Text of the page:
I’m concurrently reading Vicky Pryce’s recent book Why Women Need Quotas, alongside Margaret Heffernan’s 2004 The Naked Truth, about why women aren’t breaking through in business. Depressingly the latter sets out the challenges faced by senior women and could have been written at tea-time yesterday. Vicky Pryce argues that quotas are critical long before board level because of the economic catastrophe of losing so many talented women from the workforce. Both explore the barriers for women, especially mothers, and why so many drop out before they might get into positions where they could drive change.
I was recently asked to continue a series of ‘Power Mum’ interviews I’ve done for Management Today live on stage at a conference. The Power Mum had been nominated locally and, without any hint of feminine self-deprecation, the interview was a bloody disaster. For fear of being judged, my interviewee avoided admitting she makes it work by having a nanny and a cleaner and a husband who is based at home. She talked extensively about how progressive her own organisation is, sliding over some very difficult issues she had previously discussed on the phone, finally sharing some tips for managing conflict.
Nothing should have surprised me about this. When I started my interviews, I did so in response to an article about Karren Brady in the Evening Standard explaining how she combines a huge job in town with having kids in the country – just by working really intensively in the week. Naturally her life was peachy perfect and her kids never needed her at that precise moment she was running a board meeting. Reading as (then) a mother of two small kids, working full-time in an organisation packed with shouting alpha males, I didn’t recognise a word she said. I knew there was a different truth because me and my friends were living it. So I went to explore it.
I sought out women willing to speak the truth. Unlimited by PR machines they tried hard to be honest, express their vulnerabilities and admit the things that had gone wrong. Readers responded strongly. They recognised the double whammy of isolation both at the school gate and at the office when they missed the late-night shifts: an exclusion that hurts as badly as physical pain. A profound lack of support networks – “I don’t have time to see my friends”. The social judgement, which to my regret the interviews sometimes make worse. “She might be powerful but she is no mother”, wrote one woman on Facebook in response to a mum who admitted the nanny cooked the family meal every evening. Another interviewee confided afterwards she wished she’d never admitted publicly that she had a Saturday nanny to buy herself the time to get her hair cut and do some yoga. She’s been asked about it ever since.
Off the record, over lunch or a drink, some conversations were darker. Marital problems, depression, sleep deprivation, a strong senses of loss, feeling disconnected from their children… and big questions about whether the hours they were doing was a price worth paying. Vicky Pryce tells a story in her book about calling home from the office one evening to find it very noisy and chaotic and demanding to know what was going on. It was one of her kid’s birthdays and she’d planned a party at the weekend, but forgotten the actual date. The way she tells it is funny; I wonder how it felt on the day.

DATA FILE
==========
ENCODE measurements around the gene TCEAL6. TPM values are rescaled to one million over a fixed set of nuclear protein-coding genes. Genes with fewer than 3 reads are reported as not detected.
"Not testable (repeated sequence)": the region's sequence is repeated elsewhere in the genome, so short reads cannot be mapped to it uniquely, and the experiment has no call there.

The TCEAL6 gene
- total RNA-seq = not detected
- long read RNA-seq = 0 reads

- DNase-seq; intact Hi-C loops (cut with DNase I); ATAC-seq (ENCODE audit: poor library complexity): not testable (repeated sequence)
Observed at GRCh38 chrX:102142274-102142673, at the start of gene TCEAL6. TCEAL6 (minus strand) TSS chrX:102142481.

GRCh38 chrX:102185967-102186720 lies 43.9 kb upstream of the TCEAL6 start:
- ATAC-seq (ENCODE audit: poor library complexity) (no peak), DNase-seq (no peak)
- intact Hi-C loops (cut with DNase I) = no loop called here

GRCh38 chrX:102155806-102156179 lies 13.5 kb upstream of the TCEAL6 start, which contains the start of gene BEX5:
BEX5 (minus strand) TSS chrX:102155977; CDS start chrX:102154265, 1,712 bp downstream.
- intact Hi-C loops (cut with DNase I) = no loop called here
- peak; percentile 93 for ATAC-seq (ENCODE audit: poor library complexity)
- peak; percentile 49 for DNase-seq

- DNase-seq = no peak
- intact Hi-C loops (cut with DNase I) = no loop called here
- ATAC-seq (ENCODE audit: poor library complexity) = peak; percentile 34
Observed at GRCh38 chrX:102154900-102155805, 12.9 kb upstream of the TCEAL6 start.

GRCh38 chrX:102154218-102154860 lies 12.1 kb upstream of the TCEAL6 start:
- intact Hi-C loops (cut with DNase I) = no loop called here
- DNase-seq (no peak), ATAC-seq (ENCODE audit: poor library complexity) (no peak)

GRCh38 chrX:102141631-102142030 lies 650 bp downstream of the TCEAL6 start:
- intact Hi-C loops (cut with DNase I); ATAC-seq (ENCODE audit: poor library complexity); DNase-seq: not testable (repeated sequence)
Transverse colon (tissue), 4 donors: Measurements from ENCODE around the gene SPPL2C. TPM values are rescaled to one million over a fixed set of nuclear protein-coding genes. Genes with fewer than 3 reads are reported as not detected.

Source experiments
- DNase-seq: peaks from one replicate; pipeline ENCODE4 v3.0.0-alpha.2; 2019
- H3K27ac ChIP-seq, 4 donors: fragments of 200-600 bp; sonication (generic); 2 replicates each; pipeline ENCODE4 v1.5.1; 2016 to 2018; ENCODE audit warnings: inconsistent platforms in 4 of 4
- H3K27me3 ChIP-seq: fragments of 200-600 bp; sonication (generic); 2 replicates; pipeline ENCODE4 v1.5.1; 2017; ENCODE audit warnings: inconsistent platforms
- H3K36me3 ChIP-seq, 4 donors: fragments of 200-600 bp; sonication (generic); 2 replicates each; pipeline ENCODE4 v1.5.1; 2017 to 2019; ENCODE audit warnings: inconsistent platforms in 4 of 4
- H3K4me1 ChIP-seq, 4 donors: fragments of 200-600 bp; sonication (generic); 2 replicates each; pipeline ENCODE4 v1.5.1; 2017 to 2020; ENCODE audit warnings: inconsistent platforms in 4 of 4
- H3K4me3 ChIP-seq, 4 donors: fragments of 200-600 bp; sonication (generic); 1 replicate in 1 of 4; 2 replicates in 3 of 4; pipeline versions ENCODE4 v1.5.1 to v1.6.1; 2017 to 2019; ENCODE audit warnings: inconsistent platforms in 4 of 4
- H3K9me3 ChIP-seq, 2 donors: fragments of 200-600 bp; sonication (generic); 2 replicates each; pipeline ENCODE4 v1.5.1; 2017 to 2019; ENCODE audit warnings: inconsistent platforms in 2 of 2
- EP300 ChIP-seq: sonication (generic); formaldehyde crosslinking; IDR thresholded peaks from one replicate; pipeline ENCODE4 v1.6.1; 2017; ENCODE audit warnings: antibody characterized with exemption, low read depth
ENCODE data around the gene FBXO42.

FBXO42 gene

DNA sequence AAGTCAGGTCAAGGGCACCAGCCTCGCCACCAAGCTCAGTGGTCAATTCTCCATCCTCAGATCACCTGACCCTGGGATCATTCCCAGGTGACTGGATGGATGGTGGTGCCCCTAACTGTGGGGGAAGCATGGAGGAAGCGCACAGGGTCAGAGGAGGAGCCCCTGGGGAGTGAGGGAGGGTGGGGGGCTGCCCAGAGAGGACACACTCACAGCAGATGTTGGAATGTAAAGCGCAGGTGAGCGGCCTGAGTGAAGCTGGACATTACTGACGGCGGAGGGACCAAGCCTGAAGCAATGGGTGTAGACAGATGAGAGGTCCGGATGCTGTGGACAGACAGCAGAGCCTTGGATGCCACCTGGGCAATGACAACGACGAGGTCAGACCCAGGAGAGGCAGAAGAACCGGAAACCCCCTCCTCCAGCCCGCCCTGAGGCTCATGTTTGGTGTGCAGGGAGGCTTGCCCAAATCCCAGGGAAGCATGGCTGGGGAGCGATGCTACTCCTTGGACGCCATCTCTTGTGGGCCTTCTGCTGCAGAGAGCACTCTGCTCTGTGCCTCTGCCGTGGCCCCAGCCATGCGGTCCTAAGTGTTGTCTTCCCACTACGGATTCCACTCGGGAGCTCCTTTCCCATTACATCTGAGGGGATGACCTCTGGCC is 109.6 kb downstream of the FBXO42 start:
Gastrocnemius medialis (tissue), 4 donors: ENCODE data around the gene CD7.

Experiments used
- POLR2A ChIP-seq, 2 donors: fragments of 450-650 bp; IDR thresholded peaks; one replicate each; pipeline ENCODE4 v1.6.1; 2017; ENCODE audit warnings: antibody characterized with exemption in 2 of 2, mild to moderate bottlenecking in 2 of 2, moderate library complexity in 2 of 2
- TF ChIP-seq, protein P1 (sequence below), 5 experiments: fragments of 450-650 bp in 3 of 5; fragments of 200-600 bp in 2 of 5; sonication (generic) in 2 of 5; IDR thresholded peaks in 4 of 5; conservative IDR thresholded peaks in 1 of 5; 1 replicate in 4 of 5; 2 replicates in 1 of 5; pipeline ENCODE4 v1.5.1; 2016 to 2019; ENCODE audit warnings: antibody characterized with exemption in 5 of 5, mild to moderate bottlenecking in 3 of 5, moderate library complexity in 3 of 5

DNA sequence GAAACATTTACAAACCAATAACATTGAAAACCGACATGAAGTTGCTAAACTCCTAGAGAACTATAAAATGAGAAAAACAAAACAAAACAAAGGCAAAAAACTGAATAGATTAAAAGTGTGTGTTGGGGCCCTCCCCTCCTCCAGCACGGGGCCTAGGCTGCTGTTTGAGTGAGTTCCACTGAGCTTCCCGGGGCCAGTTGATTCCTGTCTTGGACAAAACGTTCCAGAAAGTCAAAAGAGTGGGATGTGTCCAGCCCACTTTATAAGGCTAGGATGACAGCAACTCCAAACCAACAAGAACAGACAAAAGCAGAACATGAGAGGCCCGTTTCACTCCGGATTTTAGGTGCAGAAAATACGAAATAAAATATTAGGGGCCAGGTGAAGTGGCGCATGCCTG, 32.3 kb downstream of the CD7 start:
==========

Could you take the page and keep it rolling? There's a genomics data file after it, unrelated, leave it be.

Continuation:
Reflecting on that disastrous stage interview, I remembered Anne-Marie Slaughter’s famous article in The Atlantic after she resigned from her role as Director of Policy Planning at the State Department under Hilary Clinton. In it she admitted: “I’d been the woman smiling the faintly superior smile while another woman told me she had decided to take some time out or pursue a less competitive career track so that she could spend more time with her family. I’d been the woman congratulating herself on her unswerving commitment to the feminist cause… I’d been the one telling young women at my lectures that you can have it all and do it all, regardless of what field you are in.”
But she finally admitted the truth: she was wrong – and she went on to quit her dream job. The combination of long hours, travel and inflexibility were damaging her family life and her boys needed her home. It makes me want to interview some of my power mums in a few years when they can be as publicly truthful as Slaughter. The line in her article that she says was the hardest to write was: “Deep down, I wanted to go home”.
And that’s the kicker. However much we want careers, we also want – need – to go home regularly. Many men do too of course, but the role of motherhood is socially and biologically loaded so it’s usually the women who give up their dream jobs if, when, our children need us.
I notice that the happiest working mums, irrespective of weekly total hours, work three to four days a week in their office and manage to do one or other school run most days. Yet for all the chat about diversity and inclusion most businesses really struggle with these options for senior professional roles. Even truly honest conversations remain difficult. A hugely successful but teary friend is about to return after her third maternity leave to an unsympathetic boss. She thinks that even asking for a four day week will set her career back. I worry that she’ll endure it silently for a year or so and then quit, ensuring that everyone involved loses.
If quotas focus minds on the solutions to reap the benefits Alaric describes, then so be it. But to get to that point, more of us will have to tell the truth, more loudly and more often. Call me if you’re up for it.
Christine is co-founder of Jericho Chambers. She is also a contributing editor at Management Today and author of Power Mums.